On 14 March 1928 a concert honoring Manuel de Falla’s admittance to the French Légion d’Honneur took place in Paris. Falla insisted that music by some of his young Spanish colleagues should be heard as well, and Joaquin Rodrigo stole the show. A reviewer reports, “At that concert we admired both the spectacular piano performance of Joaquín Rodrigo (who lost his sight due to a grave childhood disease) and the dazzling way in which he composes for the piano.” Rodrigo’s compositions quickly attracted the attention of a number of eminent Spanish pianists, among them José Iturbi, Joaquín Nín and Ricardo Viñes. As it happened, Viñes was teaching Spanish piano repertoire to an exceptionally talented pianist from Istanbul. Victoria Kamhi Arditti was the daughter of Sephardic Jewish parents belonging to the cultural and economic elite of the Turkish high bourgeoisie, and she had started her piano studies at the age of four. Since her mother was Viennese, Victoria first furthered her studies in Vienna before moving on to Paris. She personally met Joaquín Rodrigo in 1929, and fell in love with his music. “First with his music and later with him.”
Love is one thing, but the economic realities of a young composer with a severe disability struggling to make his way in the world seemed insurmountable. The relationship faced stern objections from parents, friends, and colleagues, and was characterized by periods of deep personal reflection. But in the end, love managed to clear all obstacles. Victoria writes, “on a gray November day I had taken the train to the Spanish border. In Barcelona Joaquín and his older brother, Paco, were waiting to welcome me to Spain. As we followed the highway to Valencia, I was lost in admiration of the picturesque little villages we passed through, and the exuberant vegetation. Everything seemed strange to me, the people, the customs, and the activities. I was surprised to see so much luxury, such abundance, in the house of my future parents-in-law.” They started to prepare for the wedding in the “strictest intimacy,” and the happy event took place on 19 January 1933. But the financial struggle continued. Initially they settled in Valencia, but when Rodrigo composed “Song of the Bride” in 1934, which he considered his best vocal work, it was “a very difficult time of our life when, after just one year of marriage, we had to be separated for economic reasons.”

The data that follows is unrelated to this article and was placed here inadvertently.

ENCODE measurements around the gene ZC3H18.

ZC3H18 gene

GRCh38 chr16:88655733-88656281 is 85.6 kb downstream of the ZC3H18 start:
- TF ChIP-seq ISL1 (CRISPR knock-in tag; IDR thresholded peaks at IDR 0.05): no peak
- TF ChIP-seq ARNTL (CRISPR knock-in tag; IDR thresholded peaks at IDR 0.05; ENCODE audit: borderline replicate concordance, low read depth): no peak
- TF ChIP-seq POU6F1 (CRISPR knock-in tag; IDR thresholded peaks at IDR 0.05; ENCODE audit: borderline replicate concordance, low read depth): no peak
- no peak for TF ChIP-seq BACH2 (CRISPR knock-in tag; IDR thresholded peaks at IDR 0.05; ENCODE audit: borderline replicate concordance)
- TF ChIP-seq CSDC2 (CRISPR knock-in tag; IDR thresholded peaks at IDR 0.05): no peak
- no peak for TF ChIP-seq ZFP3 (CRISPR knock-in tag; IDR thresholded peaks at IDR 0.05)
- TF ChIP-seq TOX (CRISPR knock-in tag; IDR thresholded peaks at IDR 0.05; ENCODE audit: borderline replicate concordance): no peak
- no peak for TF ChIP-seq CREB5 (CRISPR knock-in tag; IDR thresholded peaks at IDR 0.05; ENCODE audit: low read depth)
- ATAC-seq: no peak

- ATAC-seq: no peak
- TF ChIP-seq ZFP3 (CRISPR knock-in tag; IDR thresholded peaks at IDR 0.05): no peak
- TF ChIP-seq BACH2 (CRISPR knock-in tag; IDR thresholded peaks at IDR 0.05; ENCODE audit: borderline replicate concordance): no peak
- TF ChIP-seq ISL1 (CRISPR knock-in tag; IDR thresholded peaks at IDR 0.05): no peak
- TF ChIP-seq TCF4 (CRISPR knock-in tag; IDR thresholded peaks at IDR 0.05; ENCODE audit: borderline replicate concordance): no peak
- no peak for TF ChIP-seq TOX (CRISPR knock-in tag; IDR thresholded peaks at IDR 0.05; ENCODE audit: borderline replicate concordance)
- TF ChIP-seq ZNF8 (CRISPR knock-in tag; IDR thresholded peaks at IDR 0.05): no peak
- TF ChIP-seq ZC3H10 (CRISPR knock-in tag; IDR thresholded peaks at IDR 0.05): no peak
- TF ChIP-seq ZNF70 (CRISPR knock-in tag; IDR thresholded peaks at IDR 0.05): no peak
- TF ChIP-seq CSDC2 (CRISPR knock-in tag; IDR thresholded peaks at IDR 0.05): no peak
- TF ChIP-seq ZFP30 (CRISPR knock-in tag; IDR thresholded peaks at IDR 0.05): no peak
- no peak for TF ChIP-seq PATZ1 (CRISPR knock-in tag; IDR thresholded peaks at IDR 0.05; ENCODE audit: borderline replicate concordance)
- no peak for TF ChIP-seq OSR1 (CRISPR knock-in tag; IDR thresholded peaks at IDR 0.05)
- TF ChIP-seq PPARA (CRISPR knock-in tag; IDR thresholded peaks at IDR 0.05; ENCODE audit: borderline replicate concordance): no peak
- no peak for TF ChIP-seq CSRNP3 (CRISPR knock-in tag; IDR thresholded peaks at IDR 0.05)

Eventually Rodrigo was awarded the “Conde de Cartagena Scholarhip” allowing him to join his wife in Paris. Victoria gave up her career as a pianist to devote all her efforts to the works of her husband, collaborating with him in musical and literary matters. When the scholarship was initially renewed, the couple decided to spend some time in Germany. However, with the outbreak of the Spanish Civil War in 1936, the scholarship fund was no longer available and they had to find refuge at the Institute for the Blind in Freiburg. Three years of extended hardship finally came to an end in 1939, and Rodrigo completed his most famous composition, the Conceirto de Aranjuez. Victoria writes that shorty after the premiere of the concerto on 9 November 1940, their daughter Cecilia was born. “And what about her eyes?” Victoria asked weakly. “They’re magnificent, blue.”
Victoria Kamhi de Rodrigo played a crucial role in her husband’s later success as a composer. She wrote the scripts for his ballets “Pavana Real” and “Juana y los Caldereros,” and adapted the texts from the Dead Sea Scrolls. Kamhi was fluent in five languages, and she authored German and French versions of her husband’s vocal music.
She also penned her memoirs in 1986 published under the title “Hand in Hand with Joaquin Rodrigo. My life at the Maestro’s side.” Kamhi helped Rodrigo to develop an individual and distinct musical style, and she was his constant companion and inspiration. She took over a wide range of musical responsibilities, including managing his career. Rodrigo tenderly wrote, “My wife Victoria, my faithful companion and collaborator, has been my inspiration and my drive, she has given me confidence in myself and unending love, and she has dedicated her life to me and has been the light of my eyes.” Kamhi died in 1997, two years before her husband; they are both buried in Aranjuez.